Buying large amounts of municipal bonds with taxable funds could produce not only an attractive current yield, but also significant capital gains if they revert to their historical price levels relative to taxable bonds.  The best way to speculate on this dislocation is with leverage, and it turns out to be easy to leverage exposure to municipal bonds using Closed-End Funds (CEFs).  A typical leveraged muni CEF will employ leverage of 30% — which means you get roughly 30% more dividends and 30% more exposure to price swings than you would have from a conventional muni fund.  There are literally hundreds of CEFs in the municipal bond sector.  I look for high-yielding CEFs that are trading at a discount to their historical discount.  (There are a number of reasons why CEFs trade at a permium or discount to their NAV.  Without getting into those nuances just follow the rule-of-thumb that the practical “discount” for a CEF is defined with respect to its historical discount.  I.e., you’re getting a bargain if you buy a CEF at a discount to its discount.  Visit ETFConnect to look at the historical discount for any CEF.)

Second Action Item: This is a great time to speculate on munis using leverage.  Just realize that like all speculative strategies this is subject to greater risks: I.e., you can lose more money if things go wrong.  If you have speculative capital to put to work, look for a high-yielding muni CEF that is trading at a discount to its historical discount (I consider the average 52-week discount for this purpose).  Current examples would be:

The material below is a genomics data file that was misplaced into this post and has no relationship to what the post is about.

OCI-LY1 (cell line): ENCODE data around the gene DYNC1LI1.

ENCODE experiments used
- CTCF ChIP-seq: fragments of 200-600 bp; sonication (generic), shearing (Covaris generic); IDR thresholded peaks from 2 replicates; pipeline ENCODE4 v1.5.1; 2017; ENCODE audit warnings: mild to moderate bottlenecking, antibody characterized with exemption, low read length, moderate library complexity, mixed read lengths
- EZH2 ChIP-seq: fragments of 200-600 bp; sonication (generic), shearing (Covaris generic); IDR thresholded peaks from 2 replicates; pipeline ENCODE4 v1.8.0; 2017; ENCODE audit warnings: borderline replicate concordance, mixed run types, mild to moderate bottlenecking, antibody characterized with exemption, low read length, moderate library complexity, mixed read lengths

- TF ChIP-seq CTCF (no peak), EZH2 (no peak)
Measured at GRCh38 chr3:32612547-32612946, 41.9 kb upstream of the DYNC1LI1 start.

• BFK (6.5% current dividend yield, and trading at a 6% discount to average discount)
  • MVF (6.2% current dividend yield, and trading at a 3% discount to average discount)
  • NZF (6% current dividend yield, and trading at a 2% discount to average discount)

CMC AR-15 Super Match Trigger Group

August 5, 2008

A typical AR-15 does not have a good trigger: My Bushmaster’s factory trigger is heavy and not particularly crisp.  I finally broke down and bought a single-stage Chip McCormick trigger group for $176.  The advantage of this over other match triggers designed for AR-15’s is that it’s a single rugged unit, easy to install, with a 3.5-pound pull that breaks like glass.  Drawback compared to its competitors is that it is not in any way adjustable.


Reasonable and Customary Charges

February 24, 2008

The American healthcare industry is carrying on a ridiculous scam: They do everything possible to obscure their prices, and then try to bill astronomical fees for services.  Anyone who has medical insurance should be amused when they see every single bill reduced by their insurer by factors ranging from three to as much as ten.  (I.e., the doctor may bill $100 for a service but agree to accept a payment of just $10 from the insurer.)  In most cases this final payment amount is known in the industry as the “reasonable and customary fee.”  And even if you don’t have insurance you should not have to pay more than that.